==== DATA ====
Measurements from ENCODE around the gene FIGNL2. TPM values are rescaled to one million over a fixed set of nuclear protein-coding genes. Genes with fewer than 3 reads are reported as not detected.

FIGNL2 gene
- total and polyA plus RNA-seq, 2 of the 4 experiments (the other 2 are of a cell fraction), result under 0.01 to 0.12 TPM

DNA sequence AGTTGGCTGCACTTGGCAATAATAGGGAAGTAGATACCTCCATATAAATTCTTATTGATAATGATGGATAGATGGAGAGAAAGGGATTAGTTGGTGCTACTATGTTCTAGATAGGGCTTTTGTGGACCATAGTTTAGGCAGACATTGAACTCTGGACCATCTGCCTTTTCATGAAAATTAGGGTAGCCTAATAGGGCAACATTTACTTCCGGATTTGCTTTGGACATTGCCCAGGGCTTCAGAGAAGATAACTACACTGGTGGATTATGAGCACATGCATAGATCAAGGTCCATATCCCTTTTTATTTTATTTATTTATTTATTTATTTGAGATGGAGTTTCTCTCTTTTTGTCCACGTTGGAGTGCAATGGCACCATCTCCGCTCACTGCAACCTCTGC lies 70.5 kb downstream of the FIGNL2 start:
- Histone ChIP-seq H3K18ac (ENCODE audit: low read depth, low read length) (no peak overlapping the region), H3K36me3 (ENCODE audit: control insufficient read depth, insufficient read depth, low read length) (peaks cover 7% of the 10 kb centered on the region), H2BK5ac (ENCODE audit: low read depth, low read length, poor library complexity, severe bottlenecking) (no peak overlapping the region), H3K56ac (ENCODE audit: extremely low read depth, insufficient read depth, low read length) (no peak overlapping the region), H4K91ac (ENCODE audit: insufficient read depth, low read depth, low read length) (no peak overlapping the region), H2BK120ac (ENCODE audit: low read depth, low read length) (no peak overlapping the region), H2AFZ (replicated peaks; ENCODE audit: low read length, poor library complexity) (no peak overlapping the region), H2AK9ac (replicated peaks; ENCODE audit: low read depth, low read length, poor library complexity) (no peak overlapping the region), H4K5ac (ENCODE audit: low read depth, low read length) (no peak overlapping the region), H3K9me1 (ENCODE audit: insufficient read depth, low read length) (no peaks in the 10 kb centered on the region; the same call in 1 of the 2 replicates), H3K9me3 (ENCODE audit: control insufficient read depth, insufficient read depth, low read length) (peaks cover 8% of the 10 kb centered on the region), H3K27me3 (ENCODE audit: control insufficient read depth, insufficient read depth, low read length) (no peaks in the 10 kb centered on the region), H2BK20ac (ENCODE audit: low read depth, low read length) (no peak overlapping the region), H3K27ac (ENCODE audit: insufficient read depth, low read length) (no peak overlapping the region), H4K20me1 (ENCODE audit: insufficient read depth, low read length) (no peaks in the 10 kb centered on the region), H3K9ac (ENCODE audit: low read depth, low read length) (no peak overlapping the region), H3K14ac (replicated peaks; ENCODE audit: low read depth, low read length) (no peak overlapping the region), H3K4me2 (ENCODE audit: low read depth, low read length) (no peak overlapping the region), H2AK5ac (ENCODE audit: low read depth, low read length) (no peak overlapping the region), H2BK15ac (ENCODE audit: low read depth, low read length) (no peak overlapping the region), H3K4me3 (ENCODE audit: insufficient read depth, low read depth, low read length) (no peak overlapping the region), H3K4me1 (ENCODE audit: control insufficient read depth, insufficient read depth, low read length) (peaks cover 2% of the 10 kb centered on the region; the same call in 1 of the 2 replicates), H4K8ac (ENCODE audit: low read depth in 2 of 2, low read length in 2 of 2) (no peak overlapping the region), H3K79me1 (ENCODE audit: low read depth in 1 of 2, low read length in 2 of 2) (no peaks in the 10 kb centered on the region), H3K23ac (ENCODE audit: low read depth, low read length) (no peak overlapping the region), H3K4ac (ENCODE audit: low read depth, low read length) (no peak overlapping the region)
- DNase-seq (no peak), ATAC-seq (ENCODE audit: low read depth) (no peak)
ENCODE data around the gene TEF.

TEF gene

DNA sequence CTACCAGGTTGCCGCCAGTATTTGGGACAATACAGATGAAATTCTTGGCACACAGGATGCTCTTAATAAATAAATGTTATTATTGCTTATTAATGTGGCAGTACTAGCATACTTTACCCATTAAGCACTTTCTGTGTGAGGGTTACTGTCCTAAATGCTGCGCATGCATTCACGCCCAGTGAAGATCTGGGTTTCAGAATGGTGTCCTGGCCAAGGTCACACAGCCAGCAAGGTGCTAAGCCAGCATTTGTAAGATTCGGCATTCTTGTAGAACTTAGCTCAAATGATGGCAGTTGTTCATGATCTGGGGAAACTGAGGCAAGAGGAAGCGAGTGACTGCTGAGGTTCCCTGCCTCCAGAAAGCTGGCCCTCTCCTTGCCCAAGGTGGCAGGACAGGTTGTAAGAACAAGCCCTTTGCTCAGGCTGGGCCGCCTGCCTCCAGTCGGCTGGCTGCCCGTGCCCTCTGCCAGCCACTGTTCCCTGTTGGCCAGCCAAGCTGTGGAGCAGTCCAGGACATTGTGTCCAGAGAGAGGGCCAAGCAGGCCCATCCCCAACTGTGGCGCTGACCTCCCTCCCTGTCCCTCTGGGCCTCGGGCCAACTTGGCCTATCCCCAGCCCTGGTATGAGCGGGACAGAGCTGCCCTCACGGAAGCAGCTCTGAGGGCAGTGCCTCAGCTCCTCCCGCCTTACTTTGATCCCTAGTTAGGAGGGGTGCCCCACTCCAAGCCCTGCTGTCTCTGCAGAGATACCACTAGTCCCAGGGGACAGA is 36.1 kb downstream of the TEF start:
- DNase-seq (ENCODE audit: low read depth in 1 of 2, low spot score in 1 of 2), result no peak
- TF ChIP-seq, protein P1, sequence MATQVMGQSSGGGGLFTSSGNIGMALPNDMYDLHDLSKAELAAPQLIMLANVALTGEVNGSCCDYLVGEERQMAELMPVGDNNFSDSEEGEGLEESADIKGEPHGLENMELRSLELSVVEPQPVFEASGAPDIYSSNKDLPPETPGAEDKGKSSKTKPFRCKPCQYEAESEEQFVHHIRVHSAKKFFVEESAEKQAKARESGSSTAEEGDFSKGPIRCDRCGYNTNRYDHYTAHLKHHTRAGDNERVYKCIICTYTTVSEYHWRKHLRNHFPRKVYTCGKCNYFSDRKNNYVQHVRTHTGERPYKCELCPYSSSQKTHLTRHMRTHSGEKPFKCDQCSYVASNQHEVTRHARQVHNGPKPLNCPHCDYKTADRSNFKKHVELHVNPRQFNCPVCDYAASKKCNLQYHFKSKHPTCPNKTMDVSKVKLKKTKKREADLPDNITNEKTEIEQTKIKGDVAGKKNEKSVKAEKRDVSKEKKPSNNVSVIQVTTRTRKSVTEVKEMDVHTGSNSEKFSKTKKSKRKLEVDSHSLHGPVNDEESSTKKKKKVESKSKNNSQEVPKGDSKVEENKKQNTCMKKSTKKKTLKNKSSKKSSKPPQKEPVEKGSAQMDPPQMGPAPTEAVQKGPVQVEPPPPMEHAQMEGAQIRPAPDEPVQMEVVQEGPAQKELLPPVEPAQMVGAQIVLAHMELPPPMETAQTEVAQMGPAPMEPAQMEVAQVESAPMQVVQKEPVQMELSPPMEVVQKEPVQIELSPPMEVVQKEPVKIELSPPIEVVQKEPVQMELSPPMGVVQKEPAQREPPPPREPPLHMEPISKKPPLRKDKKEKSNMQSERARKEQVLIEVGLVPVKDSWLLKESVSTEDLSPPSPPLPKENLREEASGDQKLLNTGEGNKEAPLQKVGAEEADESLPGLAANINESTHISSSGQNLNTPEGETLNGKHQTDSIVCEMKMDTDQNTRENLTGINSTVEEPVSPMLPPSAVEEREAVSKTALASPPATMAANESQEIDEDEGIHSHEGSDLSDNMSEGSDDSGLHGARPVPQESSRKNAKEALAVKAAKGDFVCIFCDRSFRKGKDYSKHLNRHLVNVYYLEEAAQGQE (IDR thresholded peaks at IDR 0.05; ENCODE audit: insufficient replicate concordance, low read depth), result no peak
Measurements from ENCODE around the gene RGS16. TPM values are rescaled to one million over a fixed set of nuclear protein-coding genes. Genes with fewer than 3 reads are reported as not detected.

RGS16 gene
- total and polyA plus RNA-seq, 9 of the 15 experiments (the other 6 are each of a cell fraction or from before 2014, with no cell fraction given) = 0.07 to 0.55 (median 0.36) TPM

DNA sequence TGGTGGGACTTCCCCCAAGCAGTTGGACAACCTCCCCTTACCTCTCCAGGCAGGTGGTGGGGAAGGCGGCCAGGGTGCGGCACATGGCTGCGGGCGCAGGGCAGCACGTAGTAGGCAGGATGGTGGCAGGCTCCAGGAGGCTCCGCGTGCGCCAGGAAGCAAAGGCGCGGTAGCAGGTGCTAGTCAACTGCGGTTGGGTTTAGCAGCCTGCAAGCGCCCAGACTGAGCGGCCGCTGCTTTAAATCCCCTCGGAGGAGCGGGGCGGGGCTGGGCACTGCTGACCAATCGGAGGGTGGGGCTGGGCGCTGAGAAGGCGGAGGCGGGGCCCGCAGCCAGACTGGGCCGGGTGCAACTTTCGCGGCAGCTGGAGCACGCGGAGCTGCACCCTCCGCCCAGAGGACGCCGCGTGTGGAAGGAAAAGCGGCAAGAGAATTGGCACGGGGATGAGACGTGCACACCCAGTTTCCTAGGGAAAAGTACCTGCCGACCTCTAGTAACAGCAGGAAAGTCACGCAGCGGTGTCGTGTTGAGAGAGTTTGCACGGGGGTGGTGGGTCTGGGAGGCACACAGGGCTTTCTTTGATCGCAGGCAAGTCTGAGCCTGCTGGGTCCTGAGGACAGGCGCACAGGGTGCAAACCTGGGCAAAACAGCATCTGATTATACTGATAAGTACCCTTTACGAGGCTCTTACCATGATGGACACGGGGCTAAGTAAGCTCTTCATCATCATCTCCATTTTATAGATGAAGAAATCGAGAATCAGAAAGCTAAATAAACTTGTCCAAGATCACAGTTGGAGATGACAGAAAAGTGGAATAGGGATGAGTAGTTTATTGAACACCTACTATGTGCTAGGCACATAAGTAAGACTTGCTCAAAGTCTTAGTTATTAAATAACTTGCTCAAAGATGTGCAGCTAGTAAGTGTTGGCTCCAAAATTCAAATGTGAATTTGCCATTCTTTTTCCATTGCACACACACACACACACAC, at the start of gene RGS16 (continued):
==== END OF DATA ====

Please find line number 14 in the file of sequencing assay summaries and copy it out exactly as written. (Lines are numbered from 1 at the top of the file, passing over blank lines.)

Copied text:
- total and polyA plus RNA-seq, 9 of the 15 experiments (the other 6 are each of a cell fraction or from before 2014, with no cell fraction given) = 0.07 to 0.55 (median 0.36) TPM